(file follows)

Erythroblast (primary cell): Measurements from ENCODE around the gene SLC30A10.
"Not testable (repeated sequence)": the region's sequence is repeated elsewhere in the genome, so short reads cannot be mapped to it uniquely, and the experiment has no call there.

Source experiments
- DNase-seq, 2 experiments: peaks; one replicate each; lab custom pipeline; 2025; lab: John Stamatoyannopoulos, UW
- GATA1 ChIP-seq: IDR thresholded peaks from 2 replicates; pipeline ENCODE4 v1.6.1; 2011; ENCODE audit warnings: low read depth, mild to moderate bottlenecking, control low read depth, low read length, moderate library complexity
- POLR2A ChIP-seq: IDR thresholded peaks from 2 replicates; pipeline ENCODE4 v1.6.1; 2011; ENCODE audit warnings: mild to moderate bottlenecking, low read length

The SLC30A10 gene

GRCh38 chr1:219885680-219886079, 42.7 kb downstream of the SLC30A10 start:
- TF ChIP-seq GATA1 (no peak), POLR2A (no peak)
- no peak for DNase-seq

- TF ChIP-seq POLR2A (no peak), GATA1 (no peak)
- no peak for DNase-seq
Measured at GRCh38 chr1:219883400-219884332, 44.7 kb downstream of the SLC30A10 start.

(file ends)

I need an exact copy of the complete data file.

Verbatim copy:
Erythroblast (primary cell): Measurements from ENCODE around the gene SLC30A10.
"Not testable (repeated sequence)": the region's sequence is repeated elsewhere in the genome, so short reads cannot be mapped to it uniquely, and the experiment has no call there.

Source experiments
- DNase-seq, 2 experiments: peaks; one replicate each; lab custom pipeline; 2025; lab: John Stamatoyannopoulos, UW
- GATA1 ChIP-seq: IDR thresholded peaks from 2 replicates; pipeline ENCODE4 v1.6.1; 2011; ENCODE audit warnings: low read depth, mild to moderate bottlenecking, control low read depth, low read length, moderate library complexity
- POLR2A ChIP-seq: IDR thresholded peaks from 2 replicates; pipeline ENCODE4 v1.6.1; 2011; ENCODE audit warnings: mild to moderate bottlenecking, low read length

The SLC30A10 gene

GRCh38 chr1:219885680-219886079, 42.7 kb downstream of the SLC30A10 start:
- TF ChIP-seq GATA1 (no peak), POLR2A (no peak)
- no peak for DNase-seq

- TF ChIP-seq POLR2A (no peak), GATA1 (no peak)
- no peak for DNase-seq
Measured at GRCh38 chr1:219883400-219884332, 44.7 kb downstream of the SLC30A10 start.